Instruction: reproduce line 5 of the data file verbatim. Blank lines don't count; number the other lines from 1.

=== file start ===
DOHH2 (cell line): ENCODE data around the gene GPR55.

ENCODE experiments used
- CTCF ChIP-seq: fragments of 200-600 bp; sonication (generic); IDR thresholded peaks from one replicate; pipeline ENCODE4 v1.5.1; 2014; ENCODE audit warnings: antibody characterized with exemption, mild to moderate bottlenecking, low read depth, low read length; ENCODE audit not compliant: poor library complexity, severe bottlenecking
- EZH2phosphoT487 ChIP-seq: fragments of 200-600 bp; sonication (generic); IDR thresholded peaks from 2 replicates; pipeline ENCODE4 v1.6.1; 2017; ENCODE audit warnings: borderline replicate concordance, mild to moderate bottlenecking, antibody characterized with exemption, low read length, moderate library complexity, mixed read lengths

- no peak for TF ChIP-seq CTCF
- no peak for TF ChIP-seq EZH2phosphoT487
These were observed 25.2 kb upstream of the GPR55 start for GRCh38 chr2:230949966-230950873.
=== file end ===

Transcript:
- no peak for TF ChIP-seq CTCF